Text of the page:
Pipe fitting | very important for piping design

pipe fitting
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I will explain the types and functions of pipe fitting, which are important in piping design.

Elbows, cheeses, reducers, and other parts are routine parts, but it is essential for mechanical and piping engineers to know the functions and options for each part.

Even if a problem arises when designing faithfully to the basics, it is possible to apply it with just one knowledge of fitting.

I tried to summarize various ingenuity that can be done using fittings in a chemical plant.

Since piping design has a high degree of freedom, let’s understand it from the basics.

Piping knowledge is required for mechanical engineers!

butt weld joints

Fittings are parts used to adjust the diameter and direction of piping.

There are two types of connection methods for straight pipes: screwing and welding, but welding is common in chemical plants.

It’s a butt weld joint.

Threaded joints have a high risk of leakage.

Welding includes socket welding and butt welding , butt welding is common.

Socket welding is used for high-pressure lines, and butt welding is used for low-pressure lines, but in batch-type chemical plants where low-pressure is the majority, butt welding is used.


Let’s explain the types of fittings and how to use them.

Let’s start with the elbow.

The elbow is like the image below.

elbow (pipe fitting)

Elbows are sometimes abbreviated as E and sometimes abbreviated as L.

Elbo means elbow.

Similar to elbows, this is a fitting that allows you to change the angle of the piping arbitrarily.

90° elbow

However, more than 99% of the time I use a 90° elbow.

This is for a batch-type chemical plant with a large number of pipes, so that the pipes can be arranged efficiently.

If the quantity of piping is small, a 90° elbow may be used in limited locations.

Between the method of changing the direction using two 45° elbows and the method of changing the direction using one 90° elbow, using a 90° elbow is cheaper and more efficient as it requires fewer welds.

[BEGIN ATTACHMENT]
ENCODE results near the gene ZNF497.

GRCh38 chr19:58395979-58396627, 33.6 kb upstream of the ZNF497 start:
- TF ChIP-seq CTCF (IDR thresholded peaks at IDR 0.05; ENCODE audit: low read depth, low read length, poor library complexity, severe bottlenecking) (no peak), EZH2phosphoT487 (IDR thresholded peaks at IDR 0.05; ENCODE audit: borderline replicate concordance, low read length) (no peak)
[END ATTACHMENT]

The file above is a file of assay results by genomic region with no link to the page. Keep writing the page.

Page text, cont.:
Even so, there are times when it is not possible to pass the pipe through without using two 45° elbows.

This can be said to be an ingenuity in piping design.

There should be almost no opportunity to use the 180° elbow in the first place.

As a designer, I think using a 180° elbow is a “lose”.

In some cases, it can’t be helped, but my personal preference is not to use a 180° elbow.

45° elbow

I will explain about the 45° elbow.

Although it is limited, it has clear uses.

Avoid interfering piping to a minimum

The first is to avoid interfering piping as much as possible.

At chemical plants, interference with piping is often discovered only after on-site construction begins.

I had to reroute the piping to avoid interference, but doing so with a 90 degree elbow would take up more space than I expected.

If you want to minimize damage, consider a 45 degree elbow.

Specifically, the image is below.

pipe fitting

This is an image of a plan piping diagram.

This is a case where there is a vertical pipe in the middle of a new pipe that is being installed horizontally, and it interferes with the pipe.

We will add an elbow to the newly installed horizontal pipe to avoid the problem, but you will notice that it is much easier to avoid the problem with a 45 ° elbow than with a 90° elbow.

take atmospheric legs

Atmospheric legs refer to “seals that use water injection within the vacuum system.”

It is used to separate mist and fumes during the process while maintaining a vacuum inside the process system.

In batch-type chemical plants, air legs are often used for vacuum systems that use steam ejectors and vacuum systems for drying processes.

pipe fitting

The atmospheric leg connects the process piping and seal water.